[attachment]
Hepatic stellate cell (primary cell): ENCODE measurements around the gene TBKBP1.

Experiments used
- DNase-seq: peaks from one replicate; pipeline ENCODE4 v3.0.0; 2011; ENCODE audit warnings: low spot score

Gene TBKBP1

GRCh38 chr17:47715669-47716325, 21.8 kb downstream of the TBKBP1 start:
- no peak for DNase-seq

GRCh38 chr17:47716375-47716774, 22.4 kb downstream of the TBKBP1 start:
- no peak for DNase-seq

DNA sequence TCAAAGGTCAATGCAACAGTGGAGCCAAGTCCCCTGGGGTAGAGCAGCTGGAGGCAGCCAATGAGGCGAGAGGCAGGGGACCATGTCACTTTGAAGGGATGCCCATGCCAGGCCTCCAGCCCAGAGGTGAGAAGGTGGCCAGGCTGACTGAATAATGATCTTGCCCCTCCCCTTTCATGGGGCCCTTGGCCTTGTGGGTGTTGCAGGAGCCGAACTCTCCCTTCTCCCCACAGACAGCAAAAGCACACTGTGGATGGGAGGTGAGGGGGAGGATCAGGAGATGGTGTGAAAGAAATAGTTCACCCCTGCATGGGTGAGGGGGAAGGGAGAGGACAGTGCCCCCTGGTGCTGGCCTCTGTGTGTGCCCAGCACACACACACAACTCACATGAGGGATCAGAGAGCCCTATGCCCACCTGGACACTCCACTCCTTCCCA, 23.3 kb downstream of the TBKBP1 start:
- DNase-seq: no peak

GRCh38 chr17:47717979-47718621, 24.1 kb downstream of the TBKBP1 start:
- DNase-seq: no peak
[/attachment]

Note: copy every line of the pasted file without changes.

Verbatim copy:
Hepatic stellate cell (primary cell): ENCODE measurements around the gene TBKBP1.

Experiments used
- DNase-seq: peaks from one replicate; pipeline ENCODE4 v3.0.0; 2011; ENCODE audit warnings: low spot score

Gene TBKBP1

GRCh38 chr17:47715669-47716325, 21.8 kb downstream of the TBKBP1 start:
- no peak for DNase-seq

GRCh38 chr17:47716375-47716774, 22.4 kb downstream of the TBKBP1 start:
- no peak for DNase-seq

DNA sequence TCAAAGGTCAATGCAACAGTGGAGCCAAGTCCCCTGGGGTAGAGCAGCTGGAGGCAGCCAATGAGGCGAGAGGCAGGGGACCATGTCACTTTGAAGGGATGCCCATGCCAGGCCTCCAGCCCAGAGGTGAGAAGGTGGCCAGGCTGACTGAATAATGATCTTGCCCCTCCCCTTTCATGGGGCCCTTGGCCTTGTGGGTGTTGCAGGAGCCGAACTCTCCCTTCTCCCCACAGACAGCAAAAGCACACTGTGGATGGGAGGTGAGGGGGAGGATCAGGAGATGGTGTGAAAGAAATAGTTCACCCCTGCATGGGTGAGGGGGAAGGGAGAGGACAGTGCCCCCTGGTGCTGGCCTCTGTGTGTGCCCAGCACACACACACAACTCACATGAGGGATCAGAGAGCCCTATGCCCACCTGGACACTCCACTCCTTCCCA, 23.3 kb downstream of the TBKBP1 start:
- DNase-seq: no peak

GRCh38 chr17:47717979-47718621, 24.1 kb downstream of the TBKBP1 start:
- DNase-seq: no peak